For the first time, the "Warehousing Vision Study" questioned not just managers, but also warehouse associates. Among the associates who responded, Wheeler says, 45 percent indicated their employers have increased wages or offered bonuses amid labor constraints, and that employers are improving work conditions in other ways, such as providing more technology to use on the job.
When asked about the benefits of technology, 92 percent of these warehouse associates said technology advancements would make the warehouse environment more attractive, which may be critical for those facing hiring shortages. Wheeler notes that demand for fast order fulfillment, at the same time as rising transportation costs and supply chain challenges, is putting pressure on a market that is already short on labor.
Managerial respondents said their shipping volumes have increased by more than 20 percent, on average, throughout the past two years. By 2025, the survey indicates, more than 80 percent expect to increase the number of stock-keeping units they carry, as well as grow the volume of shipped items. What's more, they plan to expand their returns-management operations, offer value-added services and increase their physical footprints, with both the number and size of warehouses increasing.
With this growth in mind, more than 80 percent of decision-makers said they will need to rely more on automation in the future. Meanwhile, nearly 80 percent of warehouse associates said walking fewer miles per day would make their jobs more enjoyable, even if they had to pick or handle more items. However, only 41 percent of managers said they felt that implementing warehouse technologies such as robotics would attract and retain workers.
Staying Competitive with Automation, IoT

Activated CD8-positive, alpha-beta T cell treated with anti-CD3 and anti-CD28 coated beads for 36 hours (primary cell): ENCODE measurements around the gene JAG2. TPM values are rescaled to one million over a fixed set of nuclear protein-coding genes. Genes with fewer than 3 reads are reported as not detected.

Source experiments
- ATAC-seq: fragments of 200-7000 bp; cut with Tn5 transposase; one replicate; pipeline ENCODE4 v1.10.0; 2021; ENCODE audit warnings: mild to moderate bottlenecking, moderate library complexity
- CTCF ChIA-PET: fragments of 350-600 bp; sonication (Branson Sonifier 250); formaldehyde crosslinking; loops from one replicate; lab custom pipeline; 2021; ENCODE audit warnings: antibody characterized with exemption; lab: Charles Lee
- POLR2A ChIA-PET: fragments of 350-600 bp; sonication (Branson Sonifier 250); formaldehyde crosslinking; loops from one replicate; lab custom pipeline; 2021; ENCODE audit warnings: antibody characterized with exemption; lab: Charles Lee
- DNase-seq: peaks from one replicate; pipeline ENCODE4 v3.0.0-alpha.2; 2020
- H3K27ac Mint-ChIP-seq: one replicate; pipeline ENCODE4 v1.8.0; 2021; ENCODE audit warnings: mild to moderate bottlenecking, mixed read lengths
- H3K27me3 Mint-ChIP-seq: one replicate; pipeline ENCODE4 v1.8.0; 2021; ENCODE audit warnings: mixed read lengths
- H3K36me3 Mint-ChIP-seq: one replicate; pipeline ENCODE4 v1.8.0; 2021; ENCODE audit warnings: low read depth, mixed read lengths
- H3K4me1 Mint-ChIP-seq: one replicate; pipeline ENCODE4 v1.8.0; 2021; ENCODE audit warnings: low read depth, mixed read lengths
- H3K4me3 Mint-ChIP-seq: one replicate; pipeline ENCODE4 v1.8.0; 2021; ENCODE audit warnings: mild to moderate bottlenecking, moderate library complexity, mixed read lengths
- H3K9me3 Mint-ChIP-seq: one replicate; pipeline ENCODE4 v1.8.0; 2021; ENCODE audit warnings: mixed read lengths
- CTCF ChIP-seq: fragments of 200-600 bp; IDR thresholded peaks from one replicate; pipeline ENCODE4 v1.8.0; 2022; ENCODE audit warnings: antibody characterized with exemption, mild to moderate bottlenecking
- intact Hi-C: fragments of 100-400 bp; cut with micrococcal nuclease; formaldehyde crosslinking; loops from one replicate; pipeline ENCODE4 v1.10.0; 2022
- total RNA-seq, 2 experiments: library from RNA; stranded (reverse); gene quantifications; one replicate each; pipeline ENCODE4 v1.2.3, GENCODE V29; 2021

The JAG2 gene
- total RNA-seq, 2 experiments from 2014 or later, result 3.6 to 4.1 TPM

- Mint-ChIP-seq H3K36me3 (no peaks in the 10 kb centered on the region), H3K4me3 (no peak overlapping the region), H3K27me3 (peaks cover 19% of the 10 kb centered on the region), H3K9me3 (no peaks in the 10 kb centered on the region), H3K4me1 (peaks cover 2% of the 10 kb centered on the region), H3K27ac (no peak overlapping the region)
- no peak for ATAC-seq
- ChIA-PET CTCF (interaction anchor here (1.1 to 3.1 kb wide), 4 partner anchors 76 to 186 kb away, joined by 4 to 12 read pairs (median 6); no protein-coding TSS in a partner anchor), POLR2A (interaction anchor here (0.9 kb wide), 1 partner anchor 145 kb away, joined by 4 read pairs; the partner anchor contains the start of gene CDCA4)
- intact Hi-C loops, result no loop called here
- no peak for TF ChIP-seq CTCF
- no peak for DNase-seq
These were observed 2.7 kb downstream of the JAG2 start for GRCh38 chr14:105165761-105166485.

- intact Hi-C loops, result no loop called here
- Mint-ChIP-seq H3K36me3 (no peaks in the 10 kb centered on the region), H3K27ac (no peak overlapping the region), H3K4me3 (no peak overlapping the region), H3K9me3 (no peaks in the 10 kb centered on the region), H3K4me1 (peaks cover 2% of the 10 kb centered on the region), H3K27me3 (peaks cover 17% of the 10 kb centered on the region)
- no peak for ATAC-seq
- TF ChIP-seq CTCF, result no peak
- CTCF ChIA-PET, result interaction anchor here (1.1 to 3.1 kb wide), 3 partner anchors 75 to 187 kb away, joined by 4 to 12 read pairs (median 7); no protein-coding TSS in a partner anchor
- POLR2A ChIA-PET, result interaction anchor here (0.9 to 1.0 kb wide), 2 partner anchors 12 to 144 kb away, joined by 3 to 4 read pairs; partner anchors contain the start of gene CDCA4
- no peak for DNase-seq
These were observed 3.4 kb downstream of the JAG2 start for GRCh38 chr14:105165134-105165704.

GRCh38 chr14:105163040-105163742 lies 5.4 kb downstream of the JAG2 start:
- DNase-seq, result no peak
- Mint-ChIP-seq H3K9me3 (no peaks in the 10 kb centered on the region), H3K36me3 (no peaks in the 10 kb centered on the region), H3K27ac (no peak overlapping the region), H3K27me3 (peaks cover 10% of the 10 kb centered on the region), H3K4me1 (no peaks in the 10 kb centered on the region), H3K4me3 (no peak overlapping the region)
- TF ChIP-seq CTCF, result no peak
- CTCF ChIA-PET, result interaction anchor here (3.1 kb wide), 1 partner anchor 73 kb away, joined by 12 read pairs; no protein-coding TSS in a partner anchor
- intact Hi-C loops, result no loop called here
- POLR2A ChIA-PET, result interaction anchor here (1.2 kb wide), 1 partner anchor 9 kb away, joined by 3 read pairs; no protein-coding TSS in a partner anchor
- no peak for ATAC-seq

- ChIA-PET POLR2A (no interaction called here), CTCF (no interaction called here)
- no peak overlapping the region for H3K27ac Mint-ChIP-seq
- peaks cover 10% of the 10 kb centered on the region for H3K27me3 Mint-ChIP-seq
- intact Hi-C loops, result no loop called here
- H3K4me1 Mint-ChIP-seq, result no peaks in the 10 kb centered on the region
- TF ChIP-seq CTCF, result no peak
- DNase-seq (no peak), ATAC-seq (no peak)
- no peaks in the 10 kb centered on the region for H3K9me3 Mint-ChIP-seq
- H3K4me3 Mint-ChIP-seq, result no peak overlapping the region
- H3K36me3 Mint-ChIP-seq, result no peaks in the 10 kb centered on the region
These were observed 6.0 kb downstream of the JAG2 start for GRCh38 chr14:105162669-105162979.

Approximately 84 percent of warehouse associates and 79 percent of decision-makers indicated they are concerned they will not meet their business objectives without technology investments to improve operations. Different sectors face different pressures as well. Ninety-two percent of associates in the transportation industry and 88 percent in the logistics sector had the highest response rate related to the need for automation technology. Overall, more than 60 percent of decision-makers said they plan to invest in technologies that increase inventory and asset visibility within their warehouses, as well as boost overall visibility throughout supply chains, during the next five years.
Some responses varied according to geography. Nine in ten Asia-based decision-makers said machine vision or IoT scanning technologies. such as RFID, Bluetooth Low Energy (BLE) or barcodes, were key areas that would save time and eliminate errors, though only a quarter are currently using them. European warehouse associates, at a rate of 85 percent, were the most likely to say they would view their employer more positively if it provided mobile devices and other technologies. In Latin America, 96 percent of associates believe implementing warehouse technologies such as robotics would help them attract and retain workers—the highest percentage of any region.